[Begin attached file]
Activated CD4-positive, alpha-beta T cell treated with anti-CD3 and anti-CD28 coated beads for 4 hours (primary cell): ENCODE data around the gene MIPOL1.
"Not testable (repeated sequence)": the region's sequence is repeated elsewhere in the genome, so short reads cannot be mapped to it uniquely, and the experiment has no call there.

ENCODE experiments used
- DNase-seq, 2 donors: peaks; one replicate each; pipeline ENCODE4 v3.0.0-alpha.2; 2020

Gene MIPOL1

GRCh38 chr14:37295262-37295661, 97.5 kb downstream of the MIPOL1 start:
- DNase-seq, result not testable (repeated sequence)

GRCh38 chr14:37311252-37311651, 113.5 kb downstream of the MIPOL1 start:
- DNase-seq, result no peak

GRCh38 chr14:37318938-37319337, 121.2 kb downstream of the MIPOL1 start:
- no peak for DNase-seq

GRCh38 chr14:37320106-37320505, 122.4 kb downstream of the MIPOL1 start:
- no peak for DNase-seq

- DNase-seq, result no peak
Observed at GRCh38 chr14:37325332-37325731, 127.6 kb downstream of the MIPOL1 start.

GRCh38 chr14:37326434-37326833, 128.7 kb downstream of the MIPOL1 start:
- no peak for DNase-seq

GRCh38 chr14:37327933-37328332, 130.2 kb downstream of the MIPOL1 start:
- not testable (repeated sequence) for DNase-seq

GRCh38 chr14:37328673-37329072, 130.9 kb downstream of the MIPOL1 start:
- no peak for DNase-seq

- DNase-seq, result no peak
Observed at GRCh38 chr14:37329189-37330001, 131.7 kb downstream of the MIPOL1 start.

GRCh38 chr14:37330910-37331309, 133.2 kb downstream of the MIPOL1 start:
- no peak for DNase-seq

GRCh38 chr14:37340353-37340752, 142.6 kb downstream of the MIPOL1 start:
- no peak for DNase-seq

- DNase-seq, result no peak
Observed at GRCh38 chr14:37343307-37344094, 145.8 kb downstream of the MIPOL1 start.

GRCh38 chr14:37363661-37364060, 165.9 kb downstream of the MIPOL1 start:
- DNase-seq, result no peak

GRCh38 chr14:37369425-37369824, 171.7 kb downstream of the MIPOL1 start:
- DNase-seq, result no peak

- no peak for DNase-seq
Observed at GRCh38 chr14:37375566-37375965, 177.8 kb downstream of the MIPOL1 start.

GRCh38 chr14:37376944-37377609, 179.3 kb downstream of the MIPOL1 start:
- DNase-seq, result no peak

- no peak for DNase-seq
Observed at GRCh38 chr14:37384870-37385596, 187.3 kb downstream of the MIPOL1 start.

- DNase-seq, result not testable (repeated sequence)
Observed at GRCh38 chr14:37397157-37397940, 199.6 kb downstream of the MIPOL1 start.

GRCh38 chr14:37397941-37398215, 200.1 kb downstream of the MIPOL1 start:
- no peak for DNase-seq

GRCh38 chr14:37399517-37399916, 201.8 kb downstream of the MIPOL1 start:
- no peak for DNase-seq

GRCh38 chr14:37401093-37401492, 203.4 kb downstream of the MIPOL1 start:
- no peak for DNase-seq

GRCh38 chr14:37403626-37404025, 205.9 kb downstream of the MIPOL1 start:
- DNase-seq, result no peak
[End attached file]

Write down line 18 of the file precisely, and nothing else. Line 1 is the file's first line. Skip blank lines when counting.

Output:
GRCh38 chr14:37327933-37328332, 130.2 kb downstream of the MIPOL1 start: